‘Natalia picks at the frayed black lace of her dress while the photograph of her American penpal loads into the computer.’
Jenni Fagan | My Writing Playlist
Best of Young British Novelist Jenni Fagan selects five songs that she loves to write to.
In Utah There Are Mountains Too
‘No one had ever spoken her name in a foreign language.’
Sonia Faleiro | Podcast
Sonia Faleiro on marginalized narratives, her time as a reporter and how gender influences her work.
‘In a world in which coercion is the norm, a human trafficker must have underlings as well.’
Vie du père
L’homme dont les paroles ont inauguré cette histoire va donc voir ou plutôt revoir, alors qu’il se déplace dans un temps parallèle, les meilleures scènes de sa vie.
Life of the Father
‘Two times is a repetition. Three times is a tradition, or a curse.’ Translated from the French by Lazer Lederhendler.
For Granta 102, Paul Farley and Niall Griffiths returned to Netherley, on Liverpool’s north-eastern rim and the fringes of rural Lancashire, and to what remains of the housing estate where they grew up.
‘They knelt at my feet. They crawled naked across gleaming wooden floors.’
Five Things Right Now: Melissa Febos
‘I don’t care if anyone is watching and that’s the point.’
Teaching After Trump
‘In a country whose government we do not trust, who do we need more than writers and teachers? And what is more powerful than an inspired youth?’
Best Book of 1993: Written on the Body
‘Influences imprint themselves on our consciousness as light does a photograph, or trauma the psyche’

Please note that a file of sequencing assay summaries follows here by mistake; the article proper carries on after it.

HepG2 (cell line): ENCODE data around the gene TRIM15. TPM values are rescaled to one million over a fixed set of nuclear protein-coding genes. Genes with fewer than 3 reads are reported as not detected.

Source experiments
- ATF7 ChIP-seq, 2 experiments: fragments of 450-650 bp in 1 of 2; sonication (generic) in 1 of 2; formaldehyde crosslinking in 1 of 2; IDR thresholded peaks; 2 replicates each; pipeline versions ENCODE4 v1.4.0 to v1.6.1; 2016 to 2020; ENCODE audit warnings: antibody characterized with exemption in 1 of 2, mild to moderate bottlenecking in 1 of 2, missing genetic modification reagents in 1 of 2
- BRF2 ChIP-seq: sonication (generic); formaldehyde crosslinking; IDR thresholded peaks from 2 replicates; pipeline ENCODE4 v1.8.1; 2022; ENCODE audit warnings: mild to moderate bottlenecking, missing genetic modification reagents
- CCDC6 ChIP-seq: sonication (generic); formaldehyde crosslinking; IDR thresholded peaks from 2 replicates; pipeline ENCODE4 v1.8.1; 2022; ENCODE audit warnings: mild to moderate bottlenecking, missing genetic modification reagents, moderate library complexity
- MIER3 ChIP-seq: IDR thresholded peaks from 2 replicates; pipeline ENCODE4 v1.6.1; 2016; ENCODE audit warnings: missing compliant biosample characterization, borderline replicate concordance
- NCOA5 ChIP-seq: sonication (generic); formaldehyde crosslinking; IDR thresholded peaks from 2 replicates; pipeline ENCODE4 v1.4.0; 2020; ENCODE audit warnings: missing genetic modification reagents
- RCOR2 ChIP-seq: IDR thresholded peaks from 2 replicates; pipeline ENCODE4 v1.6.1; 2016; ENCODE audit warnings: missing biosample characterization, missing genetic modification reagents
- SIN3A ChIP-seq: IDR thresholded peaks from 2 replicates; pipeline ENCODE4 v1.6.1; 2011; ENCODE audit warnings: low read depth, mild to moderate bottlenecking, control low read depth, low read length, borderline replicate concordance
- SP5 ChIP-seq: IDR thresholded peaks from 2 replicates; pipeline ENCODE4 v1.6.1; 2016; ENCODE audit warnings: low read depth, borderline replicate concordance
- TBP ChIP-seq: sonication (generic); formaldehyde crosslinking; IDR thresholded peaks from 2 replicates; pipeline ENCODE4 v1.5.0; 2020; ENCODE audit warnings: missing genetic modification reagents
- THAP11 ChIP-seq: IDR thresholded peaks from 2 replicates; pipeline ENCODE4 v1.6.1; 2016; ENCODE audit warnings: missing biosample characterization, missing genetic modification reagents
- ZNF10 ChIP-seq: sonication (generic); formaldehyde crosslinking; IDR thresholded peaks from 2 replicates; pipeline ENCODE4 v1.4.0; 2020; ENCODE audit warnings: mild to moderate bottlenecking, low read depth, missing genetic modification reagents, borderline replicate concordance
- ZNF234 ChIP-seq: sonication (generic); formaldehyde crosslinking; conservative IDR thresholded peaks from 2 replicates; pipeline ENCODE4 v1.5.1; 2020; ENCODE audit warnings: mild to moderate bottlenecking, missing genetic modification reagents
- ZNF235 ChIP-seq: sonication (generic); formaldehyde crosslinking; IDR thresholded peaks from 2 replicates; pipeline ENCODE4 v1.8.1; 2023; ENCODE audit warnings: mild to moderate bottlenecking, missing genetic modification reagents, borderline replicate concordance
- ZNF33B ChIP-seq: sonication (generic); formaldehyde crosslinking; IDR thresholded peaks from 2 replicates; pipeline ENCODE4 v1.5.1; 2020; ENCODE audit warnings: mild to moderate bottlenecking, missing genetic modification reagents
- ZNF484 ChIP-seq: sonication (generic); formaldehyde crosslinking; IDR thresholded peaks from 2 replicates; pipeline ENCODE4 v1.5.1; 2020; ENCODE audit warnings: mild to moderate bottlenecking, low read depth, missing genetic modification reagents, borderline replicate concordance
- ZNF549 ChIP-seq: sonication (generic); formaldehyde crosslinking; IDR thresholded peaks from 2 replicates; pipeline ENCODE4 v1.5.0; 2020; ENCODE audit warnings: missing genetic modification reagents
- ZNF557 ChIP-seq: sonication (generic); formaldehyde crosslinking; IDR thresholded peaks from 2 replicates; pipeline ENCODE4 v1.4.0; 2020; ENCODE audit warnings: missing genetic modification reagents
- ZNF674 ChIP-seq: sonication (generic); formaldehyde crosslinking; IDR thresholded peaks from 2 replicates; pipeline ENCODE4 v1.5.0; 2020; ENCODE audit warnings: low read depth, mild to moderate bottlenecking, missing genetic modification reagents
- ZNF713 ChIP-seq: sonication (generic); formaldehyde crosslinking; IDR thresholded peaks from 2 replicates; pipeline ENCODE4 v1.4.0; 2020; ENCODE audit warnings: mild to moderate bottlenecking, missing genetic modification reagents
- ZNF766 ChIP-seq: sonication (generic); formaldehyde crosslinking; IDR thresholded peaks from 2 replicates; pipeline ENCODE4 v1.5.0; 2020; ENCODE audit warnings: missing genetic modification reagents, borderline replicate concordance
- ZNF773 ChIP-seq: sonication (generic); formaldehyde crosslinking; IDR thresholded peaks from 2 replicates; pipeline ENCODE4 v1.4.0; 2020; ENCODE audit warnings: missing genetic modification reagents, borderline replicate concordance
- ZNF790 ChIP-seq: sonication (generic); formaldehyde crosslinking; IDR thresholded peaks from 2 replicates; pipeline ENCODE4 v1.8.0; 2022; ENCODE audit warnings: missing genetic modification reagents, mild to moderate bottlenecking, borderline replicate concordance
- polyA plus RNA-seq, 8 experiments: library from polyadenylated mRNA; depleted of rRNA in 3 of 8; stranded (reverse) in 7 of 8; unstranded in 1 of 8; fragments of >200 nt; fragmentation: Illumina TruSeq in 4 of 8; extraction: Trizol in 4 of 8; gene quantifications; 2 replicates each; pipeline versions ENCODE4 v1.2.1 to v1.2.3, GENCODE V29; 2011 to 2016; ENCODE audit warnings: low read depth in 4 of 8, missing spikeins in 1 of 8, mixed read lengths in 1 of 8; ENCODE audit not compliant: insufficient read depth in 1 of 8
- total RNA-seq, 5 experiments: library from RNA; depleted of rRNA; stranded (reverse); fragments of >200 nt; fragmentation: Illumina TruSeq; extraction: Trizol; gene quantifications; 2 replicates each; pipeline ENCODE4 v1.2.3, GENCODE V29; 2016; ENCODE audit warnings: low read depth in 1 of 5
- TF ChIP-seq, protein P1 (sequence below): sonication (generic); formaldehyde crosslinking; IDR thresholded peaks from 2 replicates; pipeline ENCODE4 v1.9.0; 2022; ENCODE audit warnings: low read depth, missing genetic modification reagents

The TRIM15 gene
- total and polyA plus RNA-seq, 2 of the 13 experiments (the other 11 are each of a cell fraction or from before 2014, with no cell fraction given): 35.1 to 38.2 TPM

Dragon Island | New Voices
‘This is a wartime story. It is the spring of 1943 and Europe is burning; look down and see.’
The Naming of Moths
‘Sophia no longer worries about how life smells, if she breathes in too deeply all she tastes is ash.’ The 2017 Commonwealth Short Story Prize winner from Canada and Europe.
Road to Cambodia
‘The buildings were full of surprises. In one, surrounded by winking lights, the last abbot was lying in his coffin. He had died a year before, and it would be another two years before he was cremated.’
Cambodia and Someth May
‘When I first saw the draft of the piece which follows, I realized that the book he was writing had reached an essential stage of articulacy.’
The Fall of Saigon
‘I wanted to see Vietnam for myself. I wanted to see a war, and I wanted to see a communist victory, which I presumed to be inevitable. I wanted to see the fall of a city.’
The Snap Revolution (Part One: The Snap Election)
‘It was the Cuba of the future. It was going the way of Iran. It was another Nicaragua, another Cambodia, another Vietnam.’
The Snap Revolution (Part Two: The Narrow Road to the Solid North)
‘Most of his life has been spent under Marcos's rule, and his habit of thought was to doubt the story as presented in, say, the newspaper, and to try to guess the story behind the story.’
The Snap Revolution (Part Three: The Snap Revolution)
‘Late that night Marcos came on the television again, and whereas in the previous press conference he had maintained a gelid calm, now he was angry and almost out of control.’
Kwangju and After
‘Some people said they were not ‘with’ the students. They were not in favour of the use of arms. But they were of one voice in saying that the students were their sons, and that if the army came in the students would be put to death. That was why they kept saying: “Tell the truth about us.”’
More Afraid of You
‘On Bainbridge Island, across the Puget Sound from Seattle, there are two modes of living: downtown and inland.’
Marcelo Ferroni | Interview
‘This is an exciting moment for Brazilian literature. We may see a batch of new, vibrant novels, really soon.’
Let There Be Light!
A secular psychiatrist encounters the deeply religious in Brooklyn with unorthodox results.
When We Fight, We Have Our Children With Us
‘We are all politically involved whether we like it or not, and children are already on the frontlines.’
The Snow Geese
‘Are these great journeys examples of learned or inherited behaviour?’
‘We talked a lot about voice – the idea that everyone has a voice, their own voice, and this is something to be valued and celebrated.’